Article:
Mr. Speaker, I would simply make them aware that they have talked about these crown corporations and crown agencies. I know they are concerned about the veil of secrecy that seems to enshroud them.
The desire of the people of Quebec for open and accountable institutions is just as great as in Alberta, Ontario, the maritimes, or for that matter anywhere else. I would therefore ask members of the Bloc to join us in supporting Motion No. 304. I am sure it is one example where they will not get in trouble for voting with the Reform Party.
Let me just quote briefly from the 1991-92 annual report of the information commissioner to further illustrate my point. The information commissioner wrote:
The access law has attained a maturity of political whim. It is a law which cuts across and goes beyond party politics. It should appeal as much to the conservative as to the liberal or the social democrat. The Access to Information Act is ideologically neutral, without party coloration.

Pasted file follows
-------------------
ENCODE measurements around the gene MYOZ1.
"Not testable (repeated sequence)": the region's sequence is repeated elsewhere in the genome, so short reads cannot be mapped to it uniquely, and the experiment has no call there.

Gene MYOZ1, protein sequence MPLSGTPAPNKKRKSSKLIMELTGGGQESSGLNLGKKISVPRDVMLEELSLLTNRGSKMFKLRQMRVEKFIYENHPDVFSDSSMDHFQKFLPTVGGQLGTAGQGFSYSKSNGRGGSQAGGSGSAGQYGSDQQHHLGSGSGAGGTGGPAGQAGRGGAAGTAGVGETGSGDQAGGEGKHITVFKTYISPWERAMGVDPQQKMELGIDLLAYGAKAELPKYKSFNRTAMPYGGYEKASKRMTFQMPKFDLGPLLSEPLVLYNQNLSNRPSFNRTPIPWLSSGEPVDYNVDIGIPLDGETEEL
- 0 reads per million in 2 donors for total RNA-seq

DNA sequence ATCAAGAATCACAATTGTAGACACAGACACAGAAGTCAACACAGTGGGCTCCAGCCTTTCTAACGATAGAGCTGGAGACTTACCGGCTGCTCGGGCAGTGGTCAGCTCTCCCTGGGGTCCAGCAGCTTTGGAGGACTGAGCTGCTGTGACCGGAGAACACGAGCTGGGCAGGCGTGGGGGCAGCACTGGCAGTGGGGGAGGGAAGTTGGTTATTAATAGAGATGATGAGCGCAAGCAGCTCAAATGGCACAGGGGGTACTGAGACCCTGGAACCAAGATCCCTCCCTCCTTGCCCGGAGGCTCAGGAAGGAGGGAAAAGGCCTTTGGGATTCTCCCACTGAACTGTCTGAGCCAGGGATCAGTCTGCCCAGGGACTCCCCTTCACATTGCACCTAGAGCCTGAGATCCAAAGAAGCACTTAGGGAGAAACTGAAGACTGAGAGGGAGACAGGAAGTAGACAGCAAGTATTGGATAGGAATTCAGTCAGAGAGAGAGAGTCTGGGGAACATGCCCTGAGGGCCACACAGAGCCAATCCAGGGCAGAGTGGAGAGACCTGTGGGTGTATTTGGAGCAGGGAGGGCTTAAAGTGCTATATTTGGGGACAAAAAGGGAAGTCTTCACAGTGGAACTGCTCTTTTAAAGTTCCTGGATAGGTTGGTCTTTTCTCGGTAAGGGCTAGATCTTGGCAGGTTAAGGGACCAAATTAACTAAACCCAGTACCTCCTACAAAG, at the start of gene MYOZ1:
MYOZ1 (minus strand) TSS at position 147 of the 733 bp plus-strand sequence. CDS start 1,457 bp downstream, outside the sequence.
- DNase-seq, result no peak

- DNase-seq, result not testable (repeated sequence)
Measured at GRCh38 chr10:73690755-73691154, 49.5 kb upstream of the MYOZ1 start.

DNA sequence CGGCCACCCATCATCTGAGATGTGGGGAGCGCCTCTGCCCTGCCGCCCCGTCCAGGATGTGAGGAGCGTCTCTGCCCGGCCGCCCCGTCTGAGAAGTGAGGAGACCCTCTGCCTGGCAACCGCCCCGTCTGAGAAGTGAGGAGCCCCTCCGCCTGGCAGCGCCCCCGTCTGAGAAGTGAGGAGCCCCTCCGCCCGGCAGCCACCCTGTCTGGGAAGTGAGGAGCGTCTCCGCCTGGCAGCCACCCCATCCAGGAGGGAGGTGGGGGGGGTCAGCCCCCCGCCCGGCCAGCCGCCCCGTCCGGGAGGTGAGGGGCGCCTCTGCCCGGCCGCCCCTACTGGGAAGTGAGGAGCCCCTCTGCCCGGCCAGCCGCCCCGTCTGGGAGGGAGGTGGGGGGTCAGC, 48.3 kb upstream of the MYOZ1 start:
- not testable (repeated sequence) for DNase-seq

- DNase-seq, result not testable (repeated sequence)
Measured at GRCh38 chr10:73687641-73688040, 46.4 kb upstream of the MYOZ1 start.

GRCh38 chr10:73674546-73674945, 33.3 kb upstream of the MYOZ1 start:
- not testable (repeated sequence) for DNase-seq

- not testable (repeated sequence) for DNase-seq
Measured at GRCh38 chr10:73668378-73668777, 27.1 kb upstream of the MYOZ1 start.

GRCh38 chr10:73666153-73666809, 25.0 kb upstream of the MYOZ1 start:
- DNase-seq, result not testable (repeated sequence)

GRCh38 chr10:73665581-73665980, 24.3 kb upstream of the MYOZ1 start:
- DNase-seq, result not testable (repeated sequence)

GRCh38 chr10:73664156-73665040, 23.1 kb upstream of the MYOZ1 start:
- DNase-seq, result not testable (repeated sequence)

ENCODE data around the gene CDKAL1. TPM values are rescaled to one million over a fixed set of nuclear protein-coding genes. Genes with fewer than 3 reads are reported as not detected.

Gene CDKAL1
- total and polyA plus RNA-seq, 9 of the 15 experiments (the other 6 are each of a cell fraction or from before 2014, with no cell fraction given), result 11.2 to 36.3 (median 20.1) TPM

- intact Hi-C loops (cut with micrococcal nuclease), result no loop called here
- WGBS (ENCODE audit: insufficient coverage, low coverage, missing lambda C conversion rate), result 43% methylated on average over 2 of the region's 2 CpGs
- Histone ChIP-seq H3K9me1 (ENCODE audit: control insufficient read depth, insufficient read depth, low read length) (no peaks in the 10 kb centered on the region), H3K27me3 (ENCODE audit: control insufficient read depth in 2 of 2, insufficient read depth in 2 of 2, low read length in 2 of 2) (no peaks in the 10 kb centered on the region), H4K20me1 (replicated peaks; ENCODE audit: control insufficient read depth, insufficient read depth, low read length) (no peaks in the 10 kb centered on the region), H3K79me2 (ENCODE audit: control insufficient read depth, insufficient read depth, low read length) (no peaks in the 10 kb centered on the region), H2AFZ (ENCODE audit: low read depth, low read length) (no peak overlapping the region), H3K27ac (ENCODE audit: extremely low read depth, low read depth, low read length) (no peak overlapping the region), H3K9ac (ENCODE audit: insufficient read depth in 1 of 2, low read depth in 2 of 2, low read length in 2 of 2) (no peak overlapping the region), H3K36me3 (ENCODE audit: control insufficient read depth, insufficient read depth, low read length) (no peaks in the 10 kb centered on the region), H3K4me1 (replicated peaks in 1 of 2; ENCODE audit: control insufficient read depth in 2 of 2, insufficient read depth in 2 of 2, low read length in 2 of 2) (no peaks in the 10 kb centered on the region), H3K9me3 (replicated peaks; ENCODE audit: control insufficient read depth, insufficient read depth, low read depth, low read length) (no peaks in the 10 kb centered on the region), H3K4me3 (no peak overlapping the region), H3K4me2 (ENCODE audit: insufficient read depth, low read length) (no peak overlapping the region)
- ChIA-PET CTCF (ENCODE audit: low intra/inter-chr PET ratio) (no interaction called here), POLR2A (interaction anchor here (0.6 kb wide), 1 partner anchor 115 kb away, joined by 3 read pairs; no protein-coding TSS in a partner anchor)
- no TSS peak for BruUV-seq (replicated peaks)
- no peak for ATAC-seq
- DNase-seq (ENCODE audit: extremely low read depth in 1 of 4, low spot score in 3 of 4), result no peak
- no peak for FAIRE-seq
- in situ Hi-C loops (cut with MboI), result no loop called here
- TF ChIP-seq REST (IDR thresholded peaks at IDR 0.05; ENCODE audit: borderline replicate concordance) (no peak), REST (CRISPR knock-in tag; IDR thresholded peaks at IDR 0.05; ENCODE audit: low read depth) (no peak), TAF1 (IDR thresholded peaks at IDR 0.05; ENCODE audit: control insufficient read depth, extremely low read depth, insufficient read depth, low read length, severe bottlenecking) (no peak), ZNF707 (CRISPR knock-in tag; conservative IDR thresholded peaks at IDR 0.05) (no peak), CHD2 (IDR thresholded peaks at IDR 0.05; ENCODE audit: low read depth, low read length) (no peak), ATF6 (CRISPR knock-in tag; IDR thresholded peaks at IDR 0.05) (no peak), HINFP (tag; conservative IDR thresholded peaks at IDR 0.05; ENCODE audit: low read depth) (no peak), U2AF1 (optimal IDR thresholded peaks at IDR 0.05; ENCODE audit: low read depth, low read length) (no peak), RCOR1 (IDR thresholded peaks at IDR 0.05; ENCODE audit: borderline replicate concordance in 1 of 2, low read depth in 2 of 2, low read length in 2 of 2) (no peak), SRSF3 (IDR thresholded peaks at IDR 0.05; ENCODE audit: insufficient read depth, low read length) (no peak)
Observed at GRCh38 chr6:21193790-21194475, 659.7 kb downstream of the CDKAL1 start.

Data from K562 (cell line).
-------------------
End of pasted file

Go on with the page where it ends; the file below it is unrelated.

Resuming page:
Conservatives who worry about the state growing too powerful should applaud the empowerment, that indispensable trendy word, of the individual by information rights; liberals and socialists in Parliament and elsewhere will welcome the sharing of the government's information better to challenge those in authority and effect changes in society.
In my speech I have tried to express the universal nature of the motion to expand the Access to Information Act. This is not a partisan bill. I firmly believe we can get all party support for the motion. If we get this support we will send a strong, positive message of change to the people of the country. The people of Canada are waiting. It is time for us to act.
Now that the House has heard my speech on unity and the universality of the motion, I want to talk a bit about the Access to Information Act in case people have some concern that we are trying to open up everything and cause the system not to work any longer.
To quote from the act, its purpose is to extend the "laws of Canada to provide a right of access to information in records under the control of a government institution in accordance with the principles that government information should be available to the public".